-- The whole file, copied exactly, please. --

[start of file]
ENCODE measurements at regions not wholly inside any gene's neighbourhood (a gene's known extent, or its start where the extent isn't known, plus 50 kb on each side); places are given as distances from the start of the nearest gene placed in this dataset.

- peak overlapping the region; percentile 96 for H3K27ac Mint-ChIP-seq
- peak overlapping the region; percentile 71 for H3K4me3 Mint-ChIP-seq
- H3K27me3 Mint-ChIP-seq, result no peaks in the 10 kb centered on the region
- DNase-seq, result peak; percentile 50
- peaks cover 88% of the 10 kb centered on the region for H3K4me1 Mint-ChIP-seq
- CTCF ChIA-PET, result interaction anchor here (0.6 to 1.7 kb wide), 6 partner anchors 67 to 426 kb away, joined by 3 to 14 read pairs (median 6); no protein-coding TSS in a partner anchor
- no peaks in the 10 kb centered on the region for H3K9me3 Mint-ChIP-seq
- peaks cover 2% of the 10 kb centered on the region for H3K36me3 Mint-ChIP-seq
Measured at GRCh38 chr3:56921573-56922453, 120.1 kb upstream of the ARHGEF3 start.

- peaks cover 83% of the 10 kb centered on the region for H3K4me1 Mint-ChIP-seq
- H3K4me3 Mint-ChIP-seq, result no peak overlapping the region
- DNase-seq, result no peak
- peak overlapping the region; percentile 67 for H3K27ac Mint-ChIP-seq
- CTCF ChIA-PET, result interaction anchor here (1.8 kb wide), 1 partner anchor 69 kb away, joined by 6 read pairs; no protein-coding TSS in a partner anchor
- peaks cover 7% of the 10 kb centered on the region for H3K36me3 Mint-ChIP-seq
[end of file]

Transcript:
ENCODE measurements at regions not wholly inside any gene's neighbourhood (a gene's known extent, or its start where the extent isn't known, plus 50 kb on each side); places are given as distances from the start of the nearest gene placed in this dataset.

- peak overlapping the region; percentile 96 for H3K27ac Mint-ChIP-seq
- peak overlapping the region; percentile 71 for H3K4me3 Mint-ChIP-seq
- H3K27me3 Mint-ChIP-seq, result no peaks in the 10 kb centered on the region
- DNase-seq, result peak; percentile 50
- peaks cover 88% of the 10 kb centered on the region for H3K4me1 Mint-ChIP-seq
- CTCF ChIA-PET, result interaction anchor here (0.6 to 1.7 kb wide), 6 partner anchors 67 to 426 kb away, joined by 3 to 14 read pairs (median 6); no protein-coding TSS in a partner anchor
- no peaks in the 10 kb centered on the region for H3K9me3 Mint-ChIP-seq
- peaks cover 2% of the 10 kb centered on the region for H3K36me3 Mint-ChIP-seq
Measured at GRCh38 chr3:56921573-56922453, 120.1 kb upstream of the ARHGEF3 start.

- peaks cover 83% of the 10 kb centered on the region for H3K4me1 Mint-ChIP-seq
- H3K4me3 Mint-ChIP-seq, result no peak overlapping the region
- DNase-seq, result no peak
- peak overlapping the region; percentile 67 for H3K27ac Mint-ChIP-seq
- CTCF ChIA-PET, result interaction anchor here (1.8 kb wide), 1 partner anchor 69 kb away, joined by 6 read pairs; no protein-coding TSS in a partner anchor
- peaks cover 7% of the 10 kb centered on the region for H3K36me3 Mint-ChIP-seq